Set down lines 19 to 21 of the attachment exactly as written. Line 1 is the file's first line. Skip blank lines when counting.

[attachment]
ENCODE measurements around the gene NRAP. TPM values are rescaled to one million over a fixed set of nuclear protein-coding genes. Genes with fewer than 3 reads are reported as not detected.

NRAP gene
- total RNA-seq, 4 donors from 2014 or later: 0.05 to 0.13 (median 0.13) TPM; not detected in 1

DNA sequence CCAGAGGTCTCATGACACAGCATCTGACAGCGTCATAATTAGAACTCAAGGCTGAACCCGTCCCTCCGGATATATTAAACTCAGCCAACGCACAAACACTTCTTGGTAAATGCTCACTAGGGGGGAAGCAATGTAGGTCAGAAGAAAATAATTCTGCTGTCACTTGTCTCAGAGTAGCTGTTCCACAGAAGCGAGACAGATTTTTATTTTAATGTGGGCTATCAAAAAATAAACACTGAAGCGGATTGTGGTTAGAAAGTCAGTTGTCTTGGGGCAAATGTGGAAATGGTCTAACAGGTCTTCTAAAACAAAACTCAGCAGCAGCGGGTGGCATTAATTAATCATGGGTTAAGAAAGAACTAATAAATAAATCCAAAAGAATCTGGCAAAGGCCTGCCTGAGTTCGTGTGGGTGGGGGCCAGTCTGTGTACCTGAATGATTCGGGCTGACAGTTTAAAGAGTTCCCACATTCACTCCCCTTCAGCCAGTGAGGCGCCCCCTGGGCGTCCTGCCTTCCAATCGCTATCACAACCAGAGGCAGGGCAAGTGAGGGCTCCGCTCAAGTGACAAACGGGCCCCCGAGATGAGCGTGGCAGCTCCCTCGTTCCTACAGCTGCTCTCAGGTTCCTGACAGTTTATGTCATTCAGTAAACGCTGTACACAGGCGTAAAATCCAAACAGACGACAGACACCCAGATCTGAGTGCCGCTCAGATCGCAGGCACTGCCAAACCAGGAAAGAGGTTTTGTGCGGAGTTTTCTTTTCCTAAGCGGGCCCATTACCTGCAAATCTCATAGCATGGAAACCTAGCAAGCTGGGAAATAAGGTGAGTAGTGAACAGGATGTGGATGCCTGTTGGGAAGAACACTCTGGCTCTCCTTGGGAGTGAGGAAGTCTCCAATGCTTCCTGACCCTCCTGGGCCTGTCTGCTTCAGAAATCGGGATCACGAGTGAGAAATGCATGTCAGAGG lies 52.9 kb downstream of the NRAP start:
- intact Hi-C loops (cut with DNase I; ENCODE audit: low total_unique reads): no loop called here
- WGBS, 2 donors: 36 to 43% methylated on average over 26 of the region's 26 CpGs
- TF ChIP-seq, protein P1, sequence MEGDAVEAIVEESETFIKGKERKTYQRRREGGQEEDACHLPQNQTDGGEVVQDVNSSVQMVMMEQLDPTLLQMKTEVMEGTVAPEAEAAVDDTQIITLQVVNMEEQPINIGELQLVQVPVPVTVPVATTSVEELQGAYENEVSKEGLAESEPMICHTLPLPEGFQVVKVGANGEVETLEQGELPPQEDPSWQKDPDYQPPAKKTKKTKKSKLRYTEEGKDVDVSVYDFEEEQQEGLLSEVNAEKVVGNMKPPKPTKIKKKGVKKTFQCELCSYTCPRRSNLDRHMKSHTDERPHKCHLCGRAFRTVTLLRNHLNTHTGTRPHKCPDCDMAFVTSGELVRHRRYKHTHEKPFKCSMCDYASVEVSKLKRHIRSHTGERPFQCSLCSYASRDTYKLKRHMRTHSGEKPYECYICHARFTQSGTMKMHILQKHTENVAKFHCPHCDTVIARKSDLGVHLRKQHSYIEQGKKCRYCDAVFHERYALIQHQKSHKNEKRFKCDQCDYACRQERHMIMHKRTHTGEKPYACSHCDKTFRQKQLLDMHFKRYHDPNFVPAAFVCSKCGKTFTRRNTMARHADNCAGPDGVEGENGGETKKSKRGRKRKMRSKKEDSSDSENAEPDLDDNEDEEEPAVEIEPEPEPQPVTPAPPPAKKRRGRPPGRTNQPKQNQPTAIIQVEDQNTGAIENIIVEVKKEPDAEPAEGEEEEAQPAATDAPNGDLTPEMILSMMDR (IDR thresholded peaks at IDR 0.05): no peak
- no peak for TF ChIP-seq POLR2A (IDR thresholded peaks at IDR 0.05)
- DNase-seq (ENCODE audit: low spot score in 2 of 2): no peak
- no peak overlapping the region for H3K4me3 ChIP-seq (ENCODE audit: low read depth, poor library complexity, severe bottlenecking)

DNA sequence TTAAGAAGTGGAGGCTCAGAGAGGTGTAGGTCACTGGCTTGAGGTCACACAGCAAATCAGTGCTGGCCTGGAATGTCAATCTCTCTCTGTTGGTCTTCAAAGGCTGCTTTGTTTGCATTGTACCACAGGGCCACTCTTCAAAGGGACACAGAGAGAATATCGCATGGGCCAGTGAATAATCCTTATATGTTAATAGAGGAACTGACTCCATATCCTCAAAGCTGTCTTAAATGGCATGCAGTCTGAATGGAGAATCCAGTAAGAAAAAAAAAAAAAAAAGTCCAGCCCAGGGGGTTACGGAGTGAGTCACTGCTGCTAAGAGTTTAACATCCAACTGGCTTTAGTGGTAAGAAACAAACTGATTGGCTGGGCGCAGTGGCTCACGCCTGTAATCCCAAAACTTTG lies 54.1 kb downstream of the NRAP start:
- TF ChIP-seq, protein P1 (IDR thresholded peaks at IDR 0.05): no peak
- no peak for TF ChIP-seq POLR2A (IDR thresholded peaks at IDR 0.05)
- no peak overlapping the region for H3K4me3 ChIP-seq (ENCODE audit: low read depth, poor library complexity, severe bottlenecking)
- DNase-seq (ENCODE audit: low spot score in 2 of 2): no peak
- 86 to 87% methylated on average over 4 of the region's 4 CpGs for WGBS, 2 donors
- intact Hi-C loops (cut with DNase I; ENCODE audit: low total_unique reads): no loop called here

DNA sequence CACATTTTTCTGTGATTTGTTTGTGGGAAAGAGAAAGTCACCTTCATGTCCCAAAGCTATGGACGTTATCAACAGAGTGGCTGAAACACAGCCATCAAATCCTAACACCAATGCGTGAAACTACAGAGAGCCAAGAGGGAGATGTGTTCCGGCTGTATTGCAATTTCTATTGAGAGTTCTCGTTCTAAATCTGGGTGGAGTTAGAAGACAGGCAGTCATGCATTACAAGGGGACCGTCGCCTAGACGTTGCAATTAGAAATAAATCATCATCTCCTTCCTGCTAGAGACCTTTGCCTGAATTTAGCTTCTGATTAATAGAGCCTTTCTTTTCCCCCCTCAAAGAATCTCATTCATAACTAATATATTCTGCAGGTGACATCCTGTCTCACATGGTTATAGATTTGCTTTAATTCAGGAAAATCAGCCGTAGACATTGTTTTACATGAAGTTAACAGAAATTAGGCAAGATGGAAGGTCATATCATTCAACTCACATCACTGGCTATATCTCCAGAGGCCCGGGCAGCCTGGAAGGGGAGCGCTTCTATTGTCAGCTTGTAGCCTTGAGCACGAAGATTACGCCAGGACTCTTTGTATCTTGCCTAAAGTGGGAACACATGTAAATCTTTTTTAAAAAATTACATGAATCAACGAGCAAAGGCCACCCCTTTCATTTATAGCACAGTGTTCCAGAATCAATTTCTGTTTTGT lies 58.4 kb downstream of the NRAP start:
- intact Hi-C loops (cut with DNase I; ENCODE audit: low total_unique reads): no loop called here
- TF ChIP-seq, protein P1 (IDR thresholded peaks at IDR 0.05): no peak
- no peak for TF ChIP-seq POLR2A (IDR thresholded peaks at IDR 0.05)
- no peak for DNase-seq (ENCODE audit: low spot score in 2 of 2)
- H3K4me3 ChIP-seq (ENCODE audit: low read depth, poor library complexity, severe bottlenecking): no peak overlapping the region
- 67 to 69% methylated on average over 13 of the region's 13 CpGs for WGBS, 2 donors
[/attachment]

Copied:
- intact Hi-C loops (cut with DNase I; ENCODE audit: low total_unique reads): no loop called here
- TF ChIP-seq, protein P1 (IDR thresholded peaks at IDR 0.05): no peak
- no peak for TF ChIP-seq POLR2A (IDR thresholded peaks at IDR 0.05)